Temple students make effort to provide safer, more fun Halloween activities

Residents of Peabody, members of Temple’s NPHC host Halloween events for local kids

With Halloween right around the corner, many college students are picking out last minute accessories for their costumes or wondering which party to attend on Friday night. Others are making an effort to create a safe, fun atmosphere for local Philadelphia children to participate in the age-old traditions of trick-or-treating, being spooked by haunted houses and other Halloween events.

The residents of Peabody Hall and members of Temple’s National Pan-Hellenic Council have come up with alternatives to traditional door-to-door trick-or-treating for youth in the communities surrounding Temple’s Main Campus.

Peabody Hall will be filled with children from the surrounding neighborhoods on Friday, Oct. 31. The program was coordinated by the Peabody Hall Senate, resident assistants and Campus Safety Services.

Youngsters in costume will begin to fill the residence hall at 5 p.m. to request candy from residents. In preparation for the event, residents are competing with in a friendly contest that will test their Halloween hall-decorating abilities.

Nu’Rodney Prad, a member of the Peabody Hall staff, helped organize the event this year. Prad said he is unsure how many children would be in attendance. Participants may include community children as young as 5 or 6 years old or as old as 13.

Residents are looking forward to getting involved, as they have expressed an interest in helping out with the event.

“I think [the residents] like [the event],” Prad said. “Personally, I think it exposes them to people at Temple and allows people to dive into other cultures within the community.”

Prad said he believes events like this one “promote community involvement” and hopes it “teaches people to give back.”

“We owe the neighborhood a lot,” he said.

The project is funded by the budget allocated each year to the Peabody Hall Senate and the RAs. Personnel from Campus Safety Services will also participate in event in order to aid children trick-or-treating. They have also contributed supplies.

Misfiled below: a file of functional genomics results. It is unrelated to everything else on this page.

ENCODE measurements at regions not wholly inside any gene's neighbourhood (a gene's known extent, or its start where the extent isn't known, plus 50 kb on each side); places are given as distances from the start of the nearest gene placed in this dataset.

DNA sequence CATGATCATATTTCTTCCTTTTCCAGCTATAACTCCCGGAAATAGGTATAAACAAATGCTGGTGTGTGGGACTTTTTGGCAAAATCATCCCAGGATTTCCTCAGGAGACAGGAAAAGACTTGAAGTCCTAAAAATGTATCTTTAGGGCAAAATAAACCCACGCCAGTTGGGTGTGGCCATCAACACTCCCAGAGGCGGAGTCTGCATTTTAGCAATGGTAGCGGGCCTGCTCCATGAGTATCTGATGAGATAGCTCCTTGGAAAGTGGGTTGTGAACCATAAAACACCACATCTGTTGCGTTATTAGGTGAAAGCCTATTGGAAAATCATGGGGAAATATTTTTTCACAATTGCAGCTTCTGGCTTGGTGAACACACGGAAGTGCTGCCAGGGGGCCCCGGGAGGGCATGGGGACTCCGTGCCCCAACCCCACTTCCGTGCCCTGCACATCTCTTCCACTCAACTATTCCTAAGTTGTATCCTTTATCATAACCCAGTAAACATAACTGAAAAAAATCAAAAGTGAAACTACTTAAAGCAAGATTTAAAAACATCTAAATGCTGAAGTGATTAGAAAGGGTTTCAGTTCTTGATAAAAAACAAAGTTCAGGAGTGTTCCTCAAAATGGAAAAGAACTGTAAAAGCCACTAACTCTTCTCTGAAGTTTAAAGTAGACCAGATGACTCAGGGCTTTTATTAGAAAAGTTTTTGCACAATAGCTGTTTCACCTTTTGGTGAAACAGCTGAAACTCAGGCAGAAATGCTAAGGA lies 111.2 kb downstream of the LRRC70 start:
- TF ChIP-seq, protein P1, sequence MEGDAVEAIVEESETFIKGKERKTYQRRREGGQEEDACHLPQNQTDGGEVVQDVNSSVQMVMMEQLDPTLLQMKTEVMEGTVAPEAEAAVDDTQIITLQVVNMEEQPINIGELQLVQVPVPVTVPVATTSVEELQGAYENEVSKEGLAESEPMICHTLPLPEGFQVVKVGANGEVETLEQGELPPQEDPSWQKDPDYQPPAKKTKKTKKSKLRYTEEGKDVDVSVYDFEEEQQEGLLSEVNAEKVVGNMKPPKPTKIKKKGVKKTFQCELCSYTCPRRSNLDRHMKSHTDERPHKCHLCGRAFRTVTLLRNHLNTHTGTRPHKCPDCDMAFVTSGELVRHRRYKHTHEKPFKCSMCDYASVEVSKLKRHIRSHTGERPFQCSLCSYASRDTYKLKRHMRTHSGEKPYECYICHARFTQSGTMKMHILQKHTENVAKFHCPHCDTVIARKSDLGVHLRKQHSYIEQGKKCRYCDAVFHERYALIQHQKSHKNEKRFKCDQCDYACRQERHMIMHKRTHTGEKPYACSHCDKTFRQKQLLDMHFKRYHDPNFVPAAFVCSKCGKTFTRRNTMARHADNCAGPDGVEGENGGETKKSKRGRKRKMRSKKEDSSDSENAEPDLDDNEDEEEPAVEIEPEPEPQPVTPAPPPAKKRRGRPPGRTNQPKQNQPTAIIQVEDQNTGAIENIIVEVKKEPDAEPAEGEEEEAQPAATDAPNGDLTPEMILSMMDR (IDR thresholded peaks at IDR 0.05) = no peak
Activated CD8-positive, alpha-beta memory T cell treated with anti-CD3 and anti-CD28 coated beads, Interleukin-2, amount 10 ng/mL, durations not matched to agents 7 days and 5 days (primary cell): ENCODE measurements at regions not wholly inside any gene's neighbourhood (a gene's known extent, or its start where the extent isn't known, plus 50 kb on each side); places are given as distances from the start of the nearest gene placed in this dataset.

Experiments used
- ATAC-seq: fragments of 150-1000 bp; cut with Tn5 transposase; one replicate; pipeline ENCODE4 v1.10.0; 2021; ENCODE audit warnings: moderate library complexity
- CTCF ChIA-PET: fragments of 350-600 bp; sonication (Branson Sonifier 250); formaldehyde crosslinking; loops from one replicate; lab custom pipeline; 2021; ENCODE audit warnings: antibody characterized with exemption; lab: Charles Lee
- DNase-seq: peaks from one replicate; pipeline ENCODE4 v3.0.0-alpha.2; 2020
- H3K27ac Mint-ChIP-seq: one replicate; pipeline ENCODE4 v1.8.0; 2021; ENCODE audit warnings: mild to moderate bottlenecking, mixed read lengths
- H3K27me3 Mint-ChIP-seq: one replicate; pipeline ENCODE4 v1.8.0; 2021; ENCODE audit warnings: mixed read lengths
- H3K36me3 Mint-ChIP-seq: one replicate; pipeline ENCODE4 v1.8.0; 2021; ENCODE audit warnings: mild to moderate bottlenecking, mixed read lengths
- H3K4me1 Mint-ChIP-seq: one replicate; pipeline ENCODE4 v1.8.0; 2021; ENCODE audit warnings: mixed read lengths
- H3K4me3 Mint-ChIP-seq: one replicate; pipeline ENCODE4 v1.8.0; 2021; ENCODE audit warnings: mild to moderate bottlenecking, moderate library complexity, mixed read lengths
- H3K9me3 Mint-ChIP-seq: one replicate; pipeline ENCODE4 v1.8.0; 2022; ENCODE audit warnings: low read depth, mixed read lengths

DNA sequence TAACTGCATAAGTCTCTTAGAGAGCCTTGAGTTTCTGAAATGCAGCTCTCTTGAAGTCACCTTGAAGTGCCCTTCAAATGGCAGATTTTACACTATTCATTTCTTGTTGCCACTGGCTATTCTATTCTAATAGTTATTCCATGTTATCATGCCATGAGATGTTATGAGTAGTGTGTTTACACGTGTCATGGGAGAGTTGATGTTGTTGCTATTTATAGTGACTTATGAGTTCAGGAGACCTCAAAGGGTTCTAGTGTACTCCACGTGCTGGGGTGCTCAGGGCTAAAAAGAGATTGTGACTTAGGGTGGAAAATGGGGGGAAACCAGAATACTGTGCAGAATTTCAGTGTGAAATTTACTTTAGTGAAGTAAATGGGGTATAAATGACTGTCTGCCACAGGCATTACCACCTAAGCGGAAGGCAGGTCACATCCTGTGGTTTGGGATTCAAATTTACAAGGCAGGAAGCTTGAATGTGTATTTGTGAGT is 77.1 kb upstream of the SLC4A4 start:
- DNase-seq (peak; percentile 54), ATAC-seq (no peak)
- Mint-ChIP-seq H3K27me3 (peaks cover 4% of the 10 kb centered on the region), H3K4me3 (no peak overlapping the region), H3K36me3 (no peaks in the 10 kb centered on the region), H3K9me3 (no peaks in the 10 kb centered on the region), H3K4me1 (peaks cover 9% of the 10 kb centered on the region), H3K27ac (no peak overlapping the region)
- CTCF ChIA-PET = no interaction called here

Residents of Peabody Hall have participated in this event for at least three years.

Ryan Mastrangelo, a junior secondary education major, lived in Peabody Hall as a freshman and remembered the success of the event two years ago.

“I think it was fun,” Mastrangelo said. “It’s nice to be able to help out kids who may live in a community where they can’t go out and trick-or-treat on their own. It was nice to give them the trick-or-treating experience.”

Mastrangelo said he remembered that he and his fellow residents “really got into” the whole event, especially the decorating of their halls. He said he took the time and effort to black out the overhead florescent lights with construction paper, creating a “spooky” haunted house-like setting for the children.

“You can’t just think of yourself as a Temple student,” he said. “You have to think of yourself as a member of the Philadelphia community as well, and helping out with these events reminds you of that.”

The residents of Peabody Hall are not the only students on campus who will be giving back to their community this Halloween season.

Temple’s National Pan-Hellenic Council, an international organization comprised of nine fraternities and sororities, is also offering an alternative to the custom of door to door trick-or-treating.

The organization is sponsoring a “Costume & Candy” Halloween party tomorrow night from 5 to 7 p.m. in the Underground at the Student Center. According to event fliers, there will be face-painting, free food, games and a costume contest for area children.

Genisha Wallace, the president of NPHC, said 40 to 50 children from after-school programs from Paul L. Dunbar Elementary School and Norris Apartments will be in attendance. Wallace said many parents of local young children expressed an interest in participating, and the NPHC expects to host nearly 100 youngsters.

“With the prevalence of violence in this community, it is important to have safe alternatives for children,” she said. “We are also hoping that this will help introduce students to campus in a positive way that makes them feel valued, safe and respected as members of the community.”

“Hopefully, this event will be successful and allow us to start a new tradition within our organization,” Wallace said.

This will be the first Halloween which Temple’s NPHC has planned such an event.

It is, Wallace added, one of many events that will comprise its ‘We Do More Than Just Step’ campaign, which concentrates on community involvement by the organization.

“We want to show Temple students, as well as the community,” she said. “That we are service-oriented organizations, and we do not only perform.”

Chelsea Calhoun can be reached at chelsea.calhoun@temple.edu.

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